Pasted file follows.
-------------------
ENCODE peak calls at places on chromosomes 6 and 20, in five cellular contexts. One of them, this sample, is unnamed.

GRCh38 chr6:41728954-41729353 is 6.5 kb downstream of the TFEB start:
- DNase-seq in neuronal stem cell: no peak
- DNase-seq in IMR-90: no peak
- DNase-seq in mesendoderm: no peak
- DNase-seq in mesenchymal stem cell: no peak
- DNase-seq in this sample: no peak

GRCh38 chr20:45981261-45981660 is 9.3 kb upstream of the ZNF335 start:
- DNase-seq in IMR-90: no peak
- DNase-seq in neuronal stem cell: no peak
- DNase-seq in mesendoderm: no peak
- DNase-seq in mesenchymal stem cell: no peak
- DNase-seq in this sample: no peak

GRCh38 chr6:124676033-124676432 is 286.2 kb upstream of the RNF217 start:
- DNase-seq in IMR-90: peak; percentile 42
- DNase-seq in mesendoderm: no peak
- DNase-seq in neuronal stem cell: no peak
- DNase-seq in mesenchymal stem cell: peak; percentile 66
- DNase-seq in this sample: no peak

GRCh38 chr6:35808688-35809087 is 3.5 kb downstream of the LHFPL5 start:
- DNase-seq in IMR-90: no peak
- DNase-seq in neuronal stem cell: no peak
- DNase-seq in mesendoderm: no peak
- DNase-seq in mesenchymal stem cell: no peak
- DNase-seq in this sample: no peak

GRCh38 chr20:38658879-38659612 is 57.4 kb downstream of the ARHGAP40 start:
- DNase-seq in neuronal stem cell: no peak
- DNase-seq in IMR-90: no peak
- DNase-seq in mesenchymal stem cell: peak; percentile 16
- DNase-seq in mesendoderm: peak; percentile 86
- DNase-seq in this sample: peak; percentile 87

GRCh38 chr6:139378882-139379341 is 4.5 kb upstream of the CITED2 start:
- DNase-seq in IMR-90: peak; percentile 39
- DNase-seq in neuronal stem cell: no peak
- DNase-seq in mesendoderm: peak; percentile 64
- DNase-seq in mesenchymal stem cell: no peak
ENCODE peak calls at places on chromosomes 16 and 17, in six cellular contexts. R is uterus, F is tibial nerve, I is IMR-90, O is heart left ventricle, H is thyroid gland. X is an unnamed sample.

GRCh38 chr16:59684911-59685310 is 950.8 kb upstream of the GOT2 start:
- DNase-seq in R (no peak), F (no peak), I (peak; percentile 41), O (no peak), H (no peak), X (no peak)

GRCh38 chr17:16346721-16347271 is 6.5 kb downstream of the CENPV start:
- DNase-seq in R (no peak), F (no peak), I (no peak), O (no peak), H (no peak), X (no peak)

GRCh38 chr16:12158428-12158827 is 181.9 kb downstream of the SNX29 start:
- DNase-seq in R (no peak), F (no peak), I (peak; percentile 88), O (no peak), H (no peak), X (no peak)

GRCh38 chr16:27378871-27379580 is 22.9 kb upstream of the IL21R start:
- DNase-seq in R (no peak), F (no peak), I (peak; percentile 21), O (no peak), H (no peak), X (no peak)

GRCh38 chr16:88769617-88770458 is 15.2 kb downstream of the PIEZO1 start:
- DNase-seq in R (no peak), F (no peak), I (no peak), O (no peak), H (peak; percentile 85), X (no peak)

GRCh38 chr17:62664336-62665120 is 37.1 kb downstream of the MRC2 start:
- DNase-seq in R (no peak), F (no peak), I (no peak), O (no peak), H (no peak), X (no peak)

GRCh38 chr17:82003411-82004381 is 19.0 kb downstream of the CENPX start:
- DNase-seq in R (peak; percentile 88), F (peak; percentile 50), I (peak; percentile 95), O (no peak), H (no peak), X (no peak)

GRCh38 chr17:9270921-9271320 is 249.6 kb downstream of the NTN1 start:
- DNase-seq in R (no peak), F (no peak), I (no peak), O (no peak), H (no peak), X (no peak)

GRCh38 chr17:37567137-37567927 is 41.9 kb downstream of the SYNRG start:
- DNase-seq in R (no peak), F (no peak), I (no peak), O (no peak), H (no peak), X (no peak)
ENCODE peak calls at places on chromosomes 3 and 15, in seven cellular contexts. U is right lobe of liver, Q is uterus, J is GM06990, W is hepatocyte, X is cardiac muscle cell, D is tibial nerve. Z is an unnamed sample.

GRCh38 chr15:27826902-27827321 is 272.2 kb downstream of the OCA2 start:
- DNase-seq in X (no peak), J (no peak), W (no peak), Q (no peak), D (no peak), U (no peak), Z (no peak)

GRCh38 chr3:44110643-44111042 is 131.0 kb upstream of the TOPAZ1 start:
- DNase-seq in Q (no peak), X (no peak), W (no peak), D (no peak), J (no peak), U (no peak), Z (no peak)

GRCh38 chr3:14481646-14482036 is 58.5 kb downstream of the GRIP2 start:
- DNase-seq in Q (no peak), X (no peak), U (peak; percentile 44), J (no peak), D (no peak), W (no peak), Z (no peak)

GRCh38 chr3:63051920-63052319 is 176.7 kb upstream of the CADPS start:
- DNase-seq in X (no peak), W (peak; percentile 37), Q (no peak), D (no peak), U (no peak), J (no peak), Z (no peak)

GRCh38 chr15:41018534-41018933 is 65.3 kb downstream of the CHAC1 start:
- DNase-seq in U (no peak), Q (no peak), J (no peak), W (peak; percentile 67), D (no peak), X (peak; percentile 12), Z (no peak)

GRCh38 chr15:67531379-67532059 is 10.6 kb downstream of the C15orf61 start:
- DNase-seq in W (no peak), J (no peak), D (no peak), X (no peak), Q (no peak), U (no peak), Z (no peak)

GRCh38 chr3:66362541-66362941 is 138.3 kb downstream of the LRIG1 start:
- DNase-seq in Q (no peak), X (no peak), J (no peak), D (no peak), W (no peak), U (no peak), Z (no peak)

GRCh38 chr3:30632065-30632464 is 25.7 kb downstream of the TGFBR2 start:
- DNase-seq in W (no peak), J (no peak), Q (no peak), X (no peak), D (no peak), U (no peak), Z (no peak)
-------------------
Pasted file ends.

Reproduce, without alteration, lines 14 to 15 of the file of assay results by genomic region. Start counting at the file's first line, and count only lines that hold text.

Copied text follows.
GRCh38 chr6:124676033-124676432 is 286.2 kb upstream of the RNF217 start:
- DNase-seq in IMR-90: peak; percentile 42